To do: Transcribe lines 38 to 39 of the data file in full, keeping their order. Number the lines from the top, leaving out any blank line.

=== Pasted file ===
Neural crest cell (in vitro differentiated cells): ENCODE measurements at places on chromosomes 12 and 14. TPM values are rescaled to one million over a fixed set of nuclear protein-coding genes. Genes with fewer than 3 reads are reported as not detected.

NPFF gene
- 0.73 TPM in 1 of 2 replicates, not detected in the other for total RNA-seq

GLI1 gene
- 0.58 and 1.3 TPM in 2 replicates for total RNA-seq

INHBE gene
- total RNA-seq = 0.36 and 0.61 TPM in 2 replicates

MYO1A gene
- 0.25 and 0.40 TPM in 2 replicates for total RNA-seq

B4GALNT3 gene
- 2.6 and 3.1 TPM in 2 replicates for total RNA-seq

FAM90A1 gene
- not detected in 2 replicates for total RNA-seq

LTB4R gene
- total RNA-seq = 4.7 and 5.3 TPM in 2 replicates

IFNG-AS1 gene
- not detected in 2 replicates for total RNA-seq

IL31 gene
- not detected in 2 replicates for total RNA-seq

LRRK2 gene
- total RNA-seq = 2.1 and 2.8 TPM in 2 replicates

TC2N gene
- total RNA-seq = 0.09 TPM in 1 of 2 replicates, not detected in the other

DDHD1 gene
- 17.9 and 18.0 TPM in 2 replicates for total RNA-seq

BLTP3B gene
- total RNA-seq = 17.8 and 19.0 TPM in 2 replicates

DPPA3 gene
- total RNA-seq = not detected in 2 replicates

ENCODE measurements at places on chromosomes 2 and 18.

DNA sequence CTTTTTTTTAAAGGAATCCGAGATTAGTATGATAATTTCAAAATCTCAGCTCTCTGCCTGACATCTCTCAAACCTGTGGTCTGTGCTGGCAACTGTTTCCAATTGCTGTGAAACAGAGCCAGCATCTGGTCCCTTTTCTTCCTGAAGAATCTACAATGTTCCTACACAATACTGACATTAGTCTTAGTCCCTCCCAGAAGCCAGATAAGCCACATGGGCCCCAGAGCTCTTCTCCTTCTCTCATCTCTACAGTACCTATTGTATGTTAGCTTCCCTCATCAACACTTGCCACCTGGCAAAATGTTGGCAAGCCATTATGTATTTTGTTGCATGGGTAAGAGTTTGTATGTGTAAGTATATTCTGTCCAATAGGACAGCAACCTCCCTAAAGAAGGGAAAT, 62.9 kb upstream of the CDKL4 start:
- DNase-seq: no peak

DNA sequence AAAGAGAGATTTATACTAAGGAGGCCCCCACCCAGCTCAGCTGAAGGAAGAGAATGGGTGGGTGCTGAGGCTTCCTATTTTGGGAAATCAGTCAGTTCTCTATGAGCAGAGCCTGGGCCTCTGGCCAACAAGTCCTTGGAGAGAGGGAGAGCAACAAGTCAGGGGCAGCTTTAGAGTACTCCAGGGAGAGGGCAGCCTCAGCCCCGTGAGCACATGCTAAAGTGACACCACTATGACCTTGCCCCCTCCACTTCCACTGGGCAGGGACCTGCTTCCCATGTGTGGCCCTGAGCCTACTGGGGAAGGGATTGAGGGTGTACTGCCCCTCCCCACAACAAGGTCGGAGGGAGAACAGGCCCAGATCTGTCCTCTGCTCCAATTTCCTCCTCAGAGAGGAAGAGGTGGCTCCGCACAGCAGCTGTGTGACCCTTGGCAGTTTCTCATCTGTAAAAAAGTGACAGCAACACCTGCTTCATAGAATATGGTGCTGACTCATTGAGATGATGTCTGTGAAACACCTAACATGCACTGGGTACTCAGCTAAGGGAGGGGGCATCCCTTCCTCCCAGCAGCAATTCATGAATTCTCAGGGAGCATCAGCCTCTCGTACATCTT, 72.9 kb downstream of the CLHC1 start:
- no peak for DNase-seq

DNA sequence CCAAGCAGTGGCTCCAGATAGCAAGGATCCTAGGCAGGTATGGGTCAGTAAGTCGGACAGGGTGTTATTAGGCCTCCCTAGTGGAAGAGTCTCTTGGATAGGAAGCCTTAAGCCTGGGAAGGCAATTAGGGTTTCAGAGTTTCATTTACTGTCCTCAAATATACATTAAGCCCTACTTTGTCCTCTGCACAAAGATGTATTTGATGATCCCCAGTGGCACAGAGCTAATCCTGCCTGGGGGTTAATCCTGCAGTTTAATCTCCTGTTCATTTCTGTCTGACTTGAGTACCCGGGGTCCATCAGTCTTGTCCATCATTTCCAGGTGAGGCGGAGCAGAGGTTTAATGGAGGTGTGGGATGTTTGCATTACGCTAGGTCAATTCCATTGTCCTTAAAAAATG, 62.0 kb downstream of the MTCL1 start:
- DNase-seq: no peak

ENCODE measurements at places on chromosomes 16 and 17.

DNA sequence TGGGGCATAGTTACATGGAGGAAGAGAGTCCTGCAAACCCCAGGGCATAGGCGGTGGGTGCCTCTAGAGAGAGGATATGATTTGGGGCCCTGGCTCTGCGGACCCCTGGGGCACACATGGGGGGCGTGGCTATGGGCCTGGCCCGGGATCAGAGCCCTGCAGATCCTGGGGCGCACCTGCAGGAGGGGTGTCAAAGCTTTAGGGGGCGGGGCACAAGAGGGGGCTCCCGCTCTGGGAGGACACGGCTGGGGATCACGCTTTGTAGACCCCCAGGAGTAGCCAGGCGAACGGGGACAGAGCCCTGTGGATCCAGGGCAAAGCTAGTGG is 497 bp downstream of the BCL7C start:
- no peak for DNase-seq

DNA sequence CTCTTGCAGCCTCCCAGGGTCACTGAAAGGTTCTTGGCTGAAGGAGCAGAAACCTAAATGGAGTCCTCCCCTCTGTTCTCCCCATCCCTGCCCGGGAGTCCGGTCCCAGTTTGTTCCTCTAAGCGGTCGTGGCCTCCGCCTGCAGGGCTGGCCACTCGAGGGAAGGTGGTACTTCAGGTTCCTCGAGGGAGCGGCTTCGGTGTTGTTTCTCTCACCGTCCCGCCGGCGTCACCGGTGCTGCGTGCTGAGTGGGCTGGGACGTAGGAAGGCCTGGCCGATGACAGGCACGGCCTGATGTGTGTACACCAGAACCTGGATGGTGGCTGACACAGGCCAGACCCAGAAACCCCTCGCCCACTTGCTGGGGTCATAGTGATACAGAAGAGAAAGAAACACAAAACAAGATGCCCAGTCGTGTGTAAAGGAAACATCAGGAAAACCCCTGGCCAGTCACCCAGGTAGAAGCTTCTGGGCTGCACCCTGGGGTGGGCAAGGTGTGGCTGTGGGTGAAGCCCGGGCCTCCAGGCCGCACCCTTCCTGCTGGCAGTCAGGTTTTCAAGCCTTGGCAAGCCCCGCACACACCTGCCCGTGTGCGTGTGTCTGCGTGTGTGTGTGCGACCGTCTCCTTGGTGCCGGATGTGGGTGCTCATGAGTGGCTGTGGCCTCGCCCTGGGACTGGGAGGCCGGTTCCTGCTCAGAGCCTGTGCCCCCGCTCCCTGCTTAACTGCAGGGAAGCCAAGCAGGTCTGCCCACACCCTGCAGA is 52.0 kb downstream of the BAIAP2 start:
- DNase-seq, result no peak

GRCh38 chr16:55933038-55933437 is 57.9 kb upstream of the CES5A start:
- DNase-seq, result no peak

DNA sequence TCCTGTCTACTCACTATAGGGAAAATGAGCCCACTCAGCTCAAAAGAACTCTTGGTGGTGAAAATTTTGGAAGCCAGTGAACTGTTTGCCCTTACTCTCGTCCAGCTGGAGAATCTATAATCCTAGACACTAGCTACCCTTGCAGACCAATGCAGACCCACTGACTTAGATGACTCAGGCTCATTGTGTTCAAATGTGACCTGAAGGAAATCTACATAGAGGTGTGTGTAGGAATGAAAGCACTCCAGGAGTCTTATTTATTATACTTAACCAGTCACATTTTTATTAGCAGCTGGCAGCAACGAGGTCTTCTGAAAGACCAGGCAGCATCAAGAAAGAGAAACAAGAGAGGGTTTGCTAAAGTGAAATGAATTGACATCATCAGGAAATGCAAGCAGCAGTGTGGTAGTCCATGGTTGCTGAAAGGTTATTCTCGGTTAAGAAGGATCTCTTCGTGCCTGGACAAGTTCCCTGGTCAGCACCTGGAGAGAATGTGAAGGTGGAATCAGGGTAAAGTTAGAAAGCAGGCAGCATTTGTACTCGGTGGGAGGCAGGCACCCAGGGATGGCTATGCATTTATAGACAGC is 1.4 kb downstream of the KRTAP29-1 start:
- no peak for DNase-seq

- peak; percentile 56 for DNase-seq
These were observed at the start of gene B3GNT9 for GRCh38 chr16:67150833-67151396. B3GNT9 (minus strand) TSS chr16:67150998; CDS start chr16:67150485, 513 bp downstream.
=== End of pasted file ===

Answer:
DNA sequence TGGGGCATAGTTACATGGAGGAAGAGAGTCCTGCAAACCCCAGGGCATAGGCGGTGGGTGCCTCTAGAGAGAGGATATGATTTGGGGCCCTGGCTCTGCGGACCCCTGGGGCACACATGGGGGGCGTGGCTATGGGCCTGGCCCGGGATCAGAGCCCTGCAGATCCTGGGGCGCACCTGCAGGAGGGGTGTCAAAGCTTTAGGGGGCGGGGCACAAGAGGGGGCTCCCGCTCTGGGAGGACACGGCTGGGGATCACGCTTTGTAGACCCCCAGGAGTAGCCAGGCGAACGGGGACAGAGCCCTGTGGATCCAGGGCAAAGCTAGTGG is 497 bp downstream of the BCL7C start:
- no peak for DNase-seq